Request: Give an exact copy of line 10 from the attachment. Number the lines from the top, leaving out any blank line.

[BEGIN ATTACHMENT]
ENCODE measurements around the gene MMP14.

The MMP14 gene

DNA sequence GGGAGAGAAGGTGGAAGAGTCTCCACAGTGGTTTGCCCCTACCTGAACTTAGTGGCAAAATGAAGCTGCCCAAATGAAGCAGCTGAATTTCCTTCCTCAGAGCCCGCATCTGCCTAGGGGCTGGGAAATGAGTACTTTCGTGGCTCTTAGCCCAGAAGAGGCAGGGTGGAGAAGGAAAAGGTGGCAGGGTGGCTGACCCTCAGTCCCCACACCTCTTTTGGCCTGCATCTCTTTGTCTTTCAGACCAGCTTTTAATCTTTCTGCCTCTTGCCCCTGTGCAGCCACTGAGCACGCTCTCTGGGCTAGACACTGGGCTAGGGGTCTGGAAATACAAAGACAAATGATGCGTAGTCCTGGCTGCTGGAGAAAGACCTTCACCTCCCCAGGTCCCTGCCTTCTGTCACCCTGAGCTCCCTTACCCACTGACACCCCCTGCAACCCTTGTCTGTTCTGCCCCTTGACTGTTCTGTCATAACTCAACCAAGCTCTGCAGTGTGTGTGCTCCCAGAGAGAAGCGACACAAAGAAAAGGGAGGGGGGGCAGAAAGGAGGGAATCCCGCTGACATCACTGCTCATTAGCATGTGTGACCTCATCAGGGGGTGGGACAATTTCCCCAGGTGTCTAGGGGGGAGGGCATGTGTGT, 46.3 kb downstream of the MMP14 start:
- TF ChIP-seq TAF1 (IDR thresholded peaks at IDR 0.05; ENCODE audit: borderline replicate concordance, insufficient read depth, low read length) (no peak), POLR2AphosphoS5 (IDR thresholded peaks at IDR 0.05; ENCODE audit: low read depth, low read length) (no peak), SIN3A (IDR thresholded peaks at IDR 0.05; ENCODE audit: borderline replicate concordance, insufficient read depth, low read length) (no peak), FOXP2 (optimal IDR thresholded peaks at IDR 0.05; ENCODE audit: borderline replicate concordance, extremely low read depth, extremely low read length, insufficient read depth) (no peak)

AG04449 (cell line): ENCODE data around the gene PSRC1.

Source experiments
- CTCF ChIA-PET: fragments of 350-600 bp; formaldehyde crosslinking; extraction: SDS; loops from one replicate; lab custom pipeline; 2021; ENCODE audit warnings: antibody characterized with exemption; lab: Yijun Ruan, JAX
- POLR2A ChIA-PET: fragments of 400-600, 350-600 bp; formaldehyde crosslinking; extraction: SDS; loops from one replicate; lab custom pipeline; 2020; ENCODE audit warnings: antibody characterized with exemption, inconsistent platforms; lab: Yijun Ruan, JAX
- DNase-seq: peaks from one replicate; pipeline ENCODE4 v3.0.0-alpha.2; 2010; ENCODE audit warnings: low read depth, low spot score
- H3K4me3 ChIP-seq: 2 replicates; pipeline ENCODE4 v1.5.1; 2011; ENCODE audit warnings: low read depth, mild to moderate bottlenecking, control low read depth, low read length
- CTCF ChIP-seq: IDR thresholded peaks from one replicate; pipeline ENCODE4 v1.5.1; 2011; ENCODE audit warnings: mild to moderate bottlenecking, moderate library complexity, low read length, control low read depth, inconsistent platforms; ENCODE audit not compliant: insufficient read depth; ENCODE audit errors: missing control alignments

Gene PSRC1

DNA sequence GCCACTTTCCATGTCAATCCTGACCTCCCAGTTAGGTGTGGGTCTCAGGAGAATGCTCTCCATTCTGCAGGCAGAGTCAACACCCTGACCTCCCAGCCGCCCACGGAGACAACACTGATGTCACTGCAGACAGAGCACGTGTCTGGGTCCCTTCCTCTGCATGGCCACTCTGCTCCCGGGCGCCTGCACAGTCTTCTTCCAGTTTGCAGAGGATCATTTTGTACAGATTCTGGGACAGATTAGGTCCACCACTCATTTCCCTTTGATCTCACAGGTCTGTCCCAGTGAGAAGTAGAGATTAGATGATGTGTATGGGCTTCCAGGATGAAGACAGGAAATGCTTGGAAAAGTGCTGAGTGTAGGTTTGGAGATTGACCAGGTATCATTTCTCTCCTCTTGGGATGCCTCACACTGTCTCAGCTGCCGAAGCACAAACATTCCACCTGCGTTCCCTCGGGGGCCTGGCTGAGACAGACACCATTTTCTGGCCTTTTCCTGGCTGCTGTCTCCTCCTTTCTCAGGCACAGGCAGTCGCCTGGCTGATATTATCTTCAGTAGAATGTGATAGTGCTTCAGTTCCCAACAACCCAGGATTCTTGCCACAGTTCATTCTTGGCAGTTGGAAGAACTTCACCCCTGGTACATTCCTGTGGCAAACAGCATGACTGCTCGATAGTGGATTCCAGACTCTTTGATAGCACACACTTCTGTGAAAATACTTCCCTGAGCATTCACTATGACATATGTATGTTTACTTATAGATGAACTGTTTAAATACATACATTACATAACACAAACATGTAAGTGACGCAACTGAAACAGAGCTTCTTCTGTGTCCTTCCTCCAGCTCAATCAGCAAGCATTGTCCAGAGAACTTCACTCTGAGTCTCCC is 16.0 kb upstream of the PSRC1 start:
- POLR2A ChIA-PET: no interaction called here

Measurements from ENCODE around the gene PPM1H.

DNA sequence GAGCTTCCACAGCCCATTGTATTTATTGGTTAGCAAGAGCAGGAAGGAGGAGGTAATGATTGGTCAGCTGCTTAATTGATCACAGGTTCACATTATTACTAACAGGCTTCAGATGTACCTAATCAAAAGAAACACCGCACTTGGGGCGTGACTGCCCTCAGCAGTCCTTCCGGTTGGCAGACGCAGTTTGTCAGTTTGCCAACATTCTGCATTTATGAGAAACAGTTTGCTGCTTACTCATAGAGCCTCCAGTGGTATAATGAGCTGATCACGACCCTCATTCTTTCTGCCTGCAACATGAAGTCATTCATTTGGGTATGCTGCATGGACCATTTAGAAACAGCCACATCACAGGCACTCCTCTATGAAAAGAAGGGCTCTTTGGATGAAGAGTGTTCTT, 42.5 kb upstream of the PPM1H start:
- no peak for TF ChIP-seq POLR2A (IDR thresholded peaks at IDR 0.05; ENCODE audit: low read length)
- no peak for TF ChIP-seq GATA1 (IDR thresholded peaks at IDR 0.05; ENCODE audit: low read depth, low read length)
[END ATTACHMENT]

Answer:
- H3K4me3 ChIP-seq: 2 replicates; pipeline ENCODE4 v1.5.1; 2011; ENCODE audit warnings: low read depth, mild to moderate bottlenecking, control low read depth, low read length